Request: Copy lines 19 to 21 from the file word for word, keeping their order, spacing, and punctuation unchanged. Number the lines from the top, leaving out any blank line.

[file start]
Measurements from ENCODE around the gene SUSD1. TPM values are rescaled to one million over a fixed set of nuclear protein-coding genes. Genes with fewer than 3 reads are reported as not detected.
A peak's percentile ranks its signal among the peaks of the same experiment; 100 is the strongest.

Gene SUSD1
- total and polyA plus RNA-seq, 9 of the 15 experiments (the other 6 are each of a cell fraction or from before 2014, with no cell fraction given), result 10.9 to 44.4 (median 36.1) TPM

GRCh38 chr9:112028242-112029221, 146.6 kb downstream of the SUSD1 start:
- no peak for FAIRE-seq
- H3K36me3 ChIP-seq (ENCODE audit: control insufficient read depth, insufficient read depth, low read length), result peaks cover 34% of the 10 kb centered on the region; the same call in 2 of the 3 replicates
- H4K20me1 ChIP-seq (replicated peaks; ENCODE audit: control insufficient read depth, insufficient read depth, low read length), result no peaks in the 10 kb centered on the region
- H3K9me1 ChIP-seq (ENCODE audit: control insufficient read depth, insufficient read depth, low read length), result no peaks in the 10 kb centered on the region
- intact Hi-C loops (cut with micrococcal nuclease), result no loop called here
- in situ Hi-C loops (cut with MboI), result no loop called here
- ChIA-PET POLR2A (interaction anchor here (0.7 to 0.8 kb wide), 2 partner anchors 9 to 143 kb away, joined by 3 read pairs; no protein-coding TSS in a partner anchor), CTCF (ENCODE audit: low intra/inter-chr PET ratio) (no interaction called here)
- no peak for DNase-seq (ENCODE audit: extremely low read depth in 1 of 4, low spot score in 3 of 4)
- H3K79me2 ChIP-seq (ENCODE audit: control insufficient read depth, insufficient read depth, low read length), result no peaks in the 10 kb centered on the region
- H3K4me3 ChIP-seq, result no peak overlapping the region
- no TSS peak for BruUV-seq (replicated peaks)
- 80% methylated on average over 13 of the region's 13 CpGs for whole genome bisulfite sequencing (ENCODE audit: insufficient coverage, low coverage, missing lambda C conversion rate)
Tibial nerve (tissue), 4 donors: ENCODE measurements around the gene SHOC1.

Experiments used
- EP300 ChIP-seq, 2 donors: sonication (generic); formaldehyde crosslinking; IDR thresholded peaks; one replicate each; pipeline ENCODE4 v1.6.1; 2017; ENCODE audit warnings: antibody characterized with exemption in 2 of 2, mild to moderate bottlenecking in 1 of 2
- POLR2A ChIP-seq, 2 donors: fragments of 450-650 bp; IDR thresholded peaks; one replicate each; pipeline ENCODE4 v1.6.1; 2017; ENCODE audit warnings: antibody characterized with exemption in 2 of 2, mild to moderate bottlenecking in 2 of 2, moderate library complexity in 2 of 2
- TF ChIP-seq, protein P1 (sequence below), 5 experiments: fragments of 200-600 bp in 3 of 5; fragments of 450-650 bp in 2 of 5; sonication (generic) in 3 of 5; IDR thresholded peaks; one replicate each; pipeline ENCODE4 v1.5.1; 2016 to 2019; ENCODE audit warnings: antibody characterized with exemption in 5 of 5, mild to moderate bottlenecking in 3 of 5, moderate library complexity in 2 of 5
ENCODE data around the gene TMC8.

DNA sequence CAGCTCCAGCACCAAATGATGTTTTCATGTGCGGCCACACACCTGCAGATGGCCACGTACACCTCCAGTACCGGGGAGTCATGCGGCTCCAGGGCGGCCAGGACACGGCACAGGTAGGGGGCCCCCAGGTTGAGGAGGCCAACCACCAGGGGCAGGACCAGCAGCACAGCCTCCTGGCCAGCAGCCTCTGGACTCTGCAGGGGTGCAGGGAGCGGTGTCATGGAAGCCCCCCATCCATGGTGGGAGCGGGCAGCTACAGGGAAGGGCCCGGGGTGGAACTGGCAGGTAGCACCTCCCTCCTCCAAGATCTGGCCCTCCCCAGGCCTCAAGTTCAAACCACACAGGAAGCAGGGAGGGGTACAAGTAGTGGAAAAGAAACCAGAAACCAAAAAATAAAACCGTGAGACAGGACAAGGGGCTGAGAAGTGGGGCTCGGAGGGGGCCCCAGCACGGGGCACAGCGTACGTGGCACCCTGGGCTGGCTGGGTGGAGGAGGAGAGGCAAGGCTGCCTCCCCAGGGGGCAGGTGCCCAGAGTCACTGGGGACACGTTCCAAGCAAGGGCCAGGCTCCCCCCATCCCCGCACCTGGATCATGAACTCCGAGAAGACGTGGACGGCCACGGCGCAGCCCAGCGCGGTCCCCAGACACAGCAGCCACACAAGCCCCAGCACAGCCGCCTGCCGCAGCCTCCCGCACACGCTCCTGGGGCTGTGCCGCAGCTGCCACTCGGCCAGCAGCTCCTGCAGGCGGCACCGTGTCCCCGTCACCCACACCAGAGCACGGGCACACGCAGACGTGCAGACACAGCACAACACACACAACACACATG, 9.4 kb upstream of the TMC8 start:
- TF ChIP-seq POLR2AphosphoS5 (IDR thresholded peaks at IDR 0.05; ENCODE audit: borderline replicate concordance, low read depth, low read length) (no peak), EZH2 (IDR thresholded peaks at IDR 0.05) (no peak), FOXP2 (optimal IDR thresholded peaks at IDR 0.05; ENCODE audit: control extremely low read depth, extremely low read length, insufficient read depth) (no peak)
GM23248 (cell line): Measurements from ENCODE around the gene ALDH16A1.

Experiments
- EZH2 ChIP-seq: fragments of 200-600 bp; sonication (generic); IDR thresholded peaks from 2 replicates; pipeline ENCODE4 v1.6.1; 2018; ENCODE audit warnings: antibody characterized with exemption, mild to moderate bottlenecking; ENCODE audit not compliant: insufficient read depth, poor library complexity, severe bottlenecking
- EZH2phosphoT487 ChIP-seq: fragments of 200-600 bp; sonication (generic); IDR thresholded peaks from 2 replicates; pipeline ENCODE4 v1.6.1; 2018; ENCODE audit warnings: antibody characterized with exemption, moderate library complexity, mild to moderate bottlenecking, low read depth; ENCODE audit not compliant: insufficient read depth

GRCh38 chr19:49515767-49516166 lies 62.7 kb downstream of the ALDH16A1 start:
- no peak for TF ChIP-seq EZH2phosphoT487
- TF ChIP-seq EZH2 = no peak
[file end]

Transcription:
Experiments used
- EP300 ChIP-seq, 2 donors: sonication (generic); formaldehyde crosslinking; IDR thresholded peaks; one replicate each; pipeline ENCODE4 v1.6.1; 2017; ENCODE audit warnings: antibody characterized with exemption in 2 of 2, mild to moderate bottlenecking in 1 of 2
- POLR2A ChIP-seq, 2 donors: fragments of 450-650 bp; IDR thresholded peaks; one replicate each; pipeline ENCODE4 v1.6.1; 2017; ENCODE audit warnings: antibody characterized with exemption in 2 of 2, mild to moderate bottlenecking in 2 of 2, moderate library complexity in 2 of 2